The book’s release coincides with RIT/NTID’s 50th anniversary reunion celebration June 28-July 1, and can be ordered on the RIT Press website: https://www.rit.edu/press/shining-beacon.

 

RIT/NTID honors graduates at Academic Awards and Commencement Ceremonies

12 May

President Buckley and Gary Behm with nine student award recipients, all female.

Several students at Rochester Institute of Technology’s National Technical Institute for the Deaf were honored with their families and friends at an academic awards ceremony May 11. NTID President and RIT Vice President and Dean Gerry Buckley and Interim Associate Vice President for NTID Academic Affairs Gary Behm hosted the ceremony.

Academic Achievement Awards were presented in recognition of high academic achievement to the following RIT/NTID associate, baccalaureate and master’s graduates:

  • Jimmy Wong, applied computer technology major from Chicago, Illinois, received the Academic Achievement Award for students earning an associate degree.
  • Radhika Mehra, fine arts major from Rochester, New York, received the Academic Achievement Award for students earning a bachelor’s degree.
  • Kailey Martin, a visual arts-all grades major from Londonderry, New Hampshire, received the Academic Achievement Award for students earning a master’s degree.

Outstanding Graduate Awards are presented to one associate, one bachelor’s and one master’s degree graduate, each of whom has achieved a minimum cumulative grade point average of 3.0, demonstrated appropriate personal and social maturity, and provided service to the RIT community. They are:

  • Sabrina Serna, a laboratory science technology major from Lake View Terrace, California, received the Outstanding Graduate Award for students earning an associate degree.
  • Emmanuel Perrodin-Njoku, a biomedical sciences major from Washington, D.C., received the Outstanding Graduate Award for students earning a bachelor’s degree.
  • Megan Freeman, a management & information systems major from Missoula, Montana, received the Outstanding Graduate Award for students earning a master’s degree.

Additional honors awarded at the ceremony include:

  • ASLIE Outstanding Graduate Award to Eva-Alaine Thibault, an American Sign Language-English Interpretation major from Rochester, New York. 
  • NTID Undergraduate College Delegate, Paula MacDonald, a computer aided drafting technology major from Cumberland, Ontario, Canada.
  • Outstanding Undergraduate Scholars:
    • Heather Barczynski, ASL-English Interpretation major from Wexford, Pennsylvania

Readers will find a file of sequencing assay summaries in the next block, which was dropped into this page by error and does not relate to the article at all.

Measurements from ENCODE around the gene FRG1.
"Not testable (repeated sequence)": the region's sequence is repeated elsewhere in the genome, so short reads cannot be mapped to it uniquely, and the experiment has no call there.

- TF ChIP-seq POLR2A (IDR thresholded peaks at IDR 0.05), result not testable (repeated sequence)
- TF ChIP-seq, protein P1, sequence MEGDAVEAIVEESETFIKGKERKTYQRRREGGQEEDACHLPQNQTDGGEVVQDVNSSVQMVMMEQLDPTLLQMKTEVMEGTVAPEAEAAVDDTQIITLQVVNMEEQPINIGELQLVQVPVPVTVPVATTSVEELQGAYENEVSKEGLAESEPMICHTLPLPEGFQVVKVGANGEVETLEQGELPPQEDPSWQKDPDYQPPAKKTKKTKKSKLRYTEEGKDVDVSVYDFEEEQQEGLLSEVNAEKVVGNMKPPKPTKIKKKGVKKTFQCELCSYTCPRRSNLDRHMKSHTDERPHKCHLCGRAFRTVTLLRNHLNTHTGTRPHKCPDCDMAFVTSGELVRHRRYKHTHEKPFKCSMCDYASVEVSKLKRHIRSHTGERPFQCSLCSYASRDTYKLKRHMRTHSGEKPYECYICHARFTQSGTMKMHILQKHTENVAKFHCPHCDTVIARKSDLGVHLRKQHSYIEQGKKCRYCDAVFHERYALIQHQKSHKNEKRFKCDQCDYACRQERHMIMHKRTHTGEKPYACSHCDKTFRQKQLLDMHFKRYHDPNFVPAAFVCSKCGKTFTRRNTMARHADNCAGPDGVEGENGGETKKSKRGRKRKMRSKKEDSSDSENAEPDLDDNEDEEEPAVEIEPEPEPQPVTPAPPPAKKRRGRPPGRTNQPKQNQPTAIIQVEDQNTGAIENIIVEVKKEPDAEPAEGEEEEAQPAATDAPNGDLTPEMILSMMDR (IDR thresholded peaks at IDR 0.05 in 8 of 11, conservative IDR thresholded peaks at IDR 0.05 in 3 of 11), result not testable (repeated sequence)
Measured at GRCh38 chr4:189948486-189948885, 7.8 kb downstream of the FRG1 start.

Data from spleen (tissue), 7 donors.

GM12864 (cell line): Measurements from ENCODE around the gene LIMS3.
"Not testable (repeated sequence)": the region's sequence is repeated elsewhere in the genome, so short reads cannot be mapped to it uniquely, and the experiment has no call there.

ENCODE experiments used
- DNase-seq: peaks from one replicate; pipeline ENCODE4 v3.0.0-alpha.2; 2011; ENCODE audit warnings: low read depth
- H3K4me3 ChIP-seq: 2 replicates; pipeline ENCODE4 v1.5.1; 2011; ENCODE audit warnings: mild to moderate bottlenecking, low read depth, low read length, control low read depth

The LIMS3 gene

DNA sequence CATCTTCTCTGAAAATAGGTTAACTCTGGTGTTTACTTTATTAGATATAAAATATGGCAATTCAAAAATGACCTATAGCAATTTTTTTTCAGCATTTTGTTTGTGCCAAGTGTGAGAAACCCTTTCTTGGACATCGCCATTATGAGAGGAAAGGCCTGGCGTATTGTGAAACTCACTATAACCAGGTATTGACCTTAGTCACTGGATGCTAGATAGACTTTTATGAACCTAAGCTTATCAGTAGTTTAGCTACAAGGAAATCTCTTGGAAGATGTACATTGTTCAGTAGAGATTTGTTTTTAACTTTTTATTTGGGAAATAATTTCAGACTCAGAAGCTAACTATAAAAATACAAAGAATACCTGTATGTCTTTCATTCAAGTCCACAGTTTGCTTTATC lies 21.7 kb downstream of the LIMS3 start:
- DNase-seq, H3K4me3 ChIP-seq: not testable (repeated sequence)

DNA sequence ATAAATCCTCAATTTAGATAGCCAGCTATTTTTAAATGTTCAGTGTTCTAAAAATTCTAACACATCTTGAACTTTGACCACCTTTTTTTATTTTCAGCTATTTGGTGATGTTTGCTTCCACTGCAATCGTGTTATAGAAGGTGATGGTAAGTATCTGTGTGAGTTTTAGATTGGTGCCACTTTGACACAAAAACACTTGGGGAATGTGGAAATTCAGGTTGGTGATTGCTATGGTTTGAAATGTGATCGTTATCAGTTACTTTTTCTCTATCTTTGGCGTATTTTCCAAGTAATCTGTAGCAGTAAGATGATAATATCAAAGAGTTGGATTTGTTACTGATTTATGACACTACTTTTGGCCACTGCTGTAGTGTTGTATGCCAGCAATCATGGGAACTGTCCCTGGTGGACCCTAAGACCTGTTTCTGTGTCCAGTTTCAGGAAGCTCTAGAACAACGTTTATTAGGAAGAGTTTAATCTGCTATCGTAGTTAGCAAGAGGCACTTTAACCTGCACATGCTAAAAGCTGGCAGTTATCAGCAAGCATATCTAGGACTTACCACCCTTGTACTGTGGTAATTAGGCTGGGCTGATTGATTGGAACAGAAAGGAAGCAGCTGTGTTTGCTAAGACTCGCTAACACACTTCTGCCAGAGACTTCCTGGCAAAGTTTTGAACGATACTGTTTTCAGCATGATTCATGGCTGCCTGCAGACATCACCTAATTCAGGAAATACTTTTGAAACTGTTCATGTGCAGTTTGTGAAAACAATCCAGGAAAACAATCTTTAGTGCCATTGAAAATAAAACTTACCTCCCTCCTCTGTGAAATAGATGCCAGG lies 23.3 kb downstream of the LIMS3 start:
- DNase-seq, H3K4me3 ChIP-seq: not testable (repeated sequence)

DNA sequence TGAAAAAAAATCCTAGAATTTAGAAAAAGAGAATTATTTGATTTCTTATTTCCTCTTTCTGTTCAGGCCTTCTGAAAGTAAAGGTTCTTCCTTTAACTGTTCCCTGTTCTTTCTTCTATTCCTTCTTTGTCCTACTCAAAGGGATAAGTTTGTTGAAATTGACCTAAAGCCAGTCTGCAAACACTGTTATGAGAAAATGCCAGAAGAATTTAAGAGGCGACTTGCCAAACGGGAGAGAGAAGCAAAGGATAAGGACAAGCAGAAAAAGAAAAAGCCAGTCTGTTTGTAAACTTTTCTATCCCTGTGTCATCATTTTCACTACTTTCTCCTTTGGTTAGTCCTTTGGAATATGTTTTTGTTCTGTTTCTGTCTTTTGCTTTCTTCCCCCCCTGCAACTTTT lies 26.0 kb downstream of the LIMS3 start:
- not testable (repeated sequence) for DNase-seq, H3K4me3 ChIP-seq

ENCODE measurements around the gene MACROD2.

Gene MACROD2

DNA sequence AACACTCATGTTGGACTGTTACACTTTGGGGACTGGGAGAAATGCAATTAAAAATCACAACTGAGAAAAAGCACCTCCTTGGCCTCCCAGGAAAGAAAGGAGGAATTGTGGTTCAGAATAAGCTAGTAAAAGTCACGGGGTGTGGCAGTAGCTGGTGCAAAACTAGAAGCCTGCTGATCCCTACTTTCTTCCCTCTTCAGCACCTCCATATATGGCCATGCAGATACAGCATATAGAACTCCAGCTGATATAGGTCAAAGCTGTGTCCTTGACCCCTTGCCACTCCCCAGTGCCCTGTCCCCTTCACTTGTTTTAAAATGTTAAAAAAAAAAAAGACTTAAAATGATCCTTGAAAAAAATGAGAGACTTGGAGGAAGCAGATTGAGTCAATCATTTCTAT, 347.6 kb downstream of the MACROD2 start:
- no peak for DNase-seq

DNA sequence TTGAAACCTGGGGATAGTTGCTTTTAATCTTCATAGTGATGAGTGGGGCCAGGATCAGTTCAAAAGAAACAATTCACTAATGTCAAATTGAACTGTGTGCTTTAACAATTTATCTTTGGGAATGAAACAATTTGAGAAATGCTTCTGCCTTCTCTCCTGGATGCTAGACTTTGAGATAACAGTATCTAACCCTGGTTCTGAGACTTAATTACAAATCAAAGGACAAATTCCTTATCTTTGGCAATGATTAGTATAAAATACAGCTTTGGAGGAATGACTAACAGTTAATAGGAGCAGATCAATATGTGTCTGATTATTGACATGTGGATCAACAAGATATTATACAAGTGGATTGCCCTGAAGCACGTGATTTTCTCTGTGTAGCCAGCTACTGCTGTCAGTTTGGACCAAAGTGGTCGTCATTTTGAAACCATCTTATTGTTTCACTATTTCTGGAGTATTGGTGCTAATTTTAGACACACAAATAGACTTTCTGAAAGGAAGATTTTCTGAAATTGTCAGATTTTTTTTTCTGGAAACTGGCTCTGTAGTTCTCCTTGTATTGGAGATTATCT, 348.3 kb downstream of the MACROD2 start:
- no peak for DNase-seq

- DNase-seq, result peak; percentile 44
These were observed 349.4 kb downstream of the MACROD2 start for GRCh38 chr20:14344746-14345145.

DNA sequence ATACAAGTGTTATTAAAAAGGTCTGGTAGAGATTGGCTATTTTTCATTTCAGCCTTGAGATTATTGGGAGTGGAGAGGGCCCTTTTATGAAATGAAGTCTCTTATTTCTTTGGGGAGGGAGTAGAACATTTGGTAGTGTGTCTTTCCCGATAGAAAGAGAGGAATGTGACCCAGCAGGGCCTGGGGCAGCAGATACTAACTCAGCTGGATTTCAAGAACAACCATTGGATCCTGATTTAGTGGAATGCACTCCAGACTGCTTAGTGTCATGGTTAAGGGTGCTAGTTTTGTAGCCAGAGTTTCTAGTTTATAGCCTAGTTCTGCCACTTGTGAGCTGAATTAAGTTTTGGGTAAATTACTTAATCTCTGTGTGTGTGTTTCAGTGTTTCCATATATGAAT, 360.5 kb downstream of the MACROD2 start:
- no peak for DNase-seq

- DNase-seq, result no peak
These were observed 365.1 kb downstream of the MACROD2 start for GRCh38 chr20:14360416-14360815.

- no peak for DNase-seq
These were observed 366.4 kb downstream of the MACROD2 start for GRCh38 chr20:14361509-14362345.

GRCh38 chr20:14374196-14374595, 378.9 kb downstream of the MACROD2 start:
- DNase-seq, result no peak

• Brianna Conrad, ASL-English Interpretation major from Waterloo, New York
    • Erin Ireland, ASL-English Interpretation major from Walworth, New York
    • Elizabeth Odom, ASL-English Interpretation major from Louisville, Kentucky
    • Isabel Snyder, ASL-English Interpretation major from Newton Highlands, Massachusetts
    • Kalyna Sytch, ASL-English Interpretation major from Rochester, New York

RIT/NTID’s graduating class this year includes 319 graduates: 100 associate degrees, 32 bachelor’s degrees in American Sign Language-English Interpretation, three master’s degrees in health care interpreting and 12 master’s degrees from the program in secondary education of students who are deaf or hard of hearing. There are 176 NTID-supported graduates in RIT’s eight other colleges.

Buckley honored the graduates’ accomplishments and encouraged them to go into the world with the same determination they showed in their time at the college.

“To Class of 2018, America believes in you and has invested in NTID,” he said. “Go show the nation your NTID spirit and Tiger Pride. Congratulations!”

 

Twin sisters graduate from RIT/NTID, follow different paths

11 May

Two dark-skinned females with glasses wearing graduation caps and gowns, one has an orange master's hood, medallion, gold cords.

Born and raised in Irving Texas, twin sisters Joan “Jo” and Jane Bempong attended mainstream schools together from elementary through high school, and then decided to continue learning together in college when they were both accepted at Rochester Institute of Technology, supported by the university’s National Technical Institute for the Deaf.

At RIT they were able to live together, but follow different educational and career paths.

“I was always fascinated by technology,” Jo said. “Back in the day, MySpace piqued my interest in coding, so Computer Engineering seemed to be a good fit for me.”

But Jane had other interests. “I was always the person who people would come to for either advice or emotional support,” she said. “I always enjoyed being there for people ever since a young age, which is why majoring in psychology made sense for me.”

They plan to follow their different career interests after graduation, with Jo having accepted a full-time position at Texas Instruments in Dallas, Texas, as a software engineer, and Jane either applying to graduate school or getting more work experience in the psychology/mental health field.

As they reflect on their time at RIT/NTID, Jo considers it the place where she grew as an individual.

“I came out of my comfort zone and became an entrepreneur, a researcher, and a leader aside from being an engineer,” she said.

And for Jane, “RIT helped confirm my career choice and increased my passion for the mental health field.”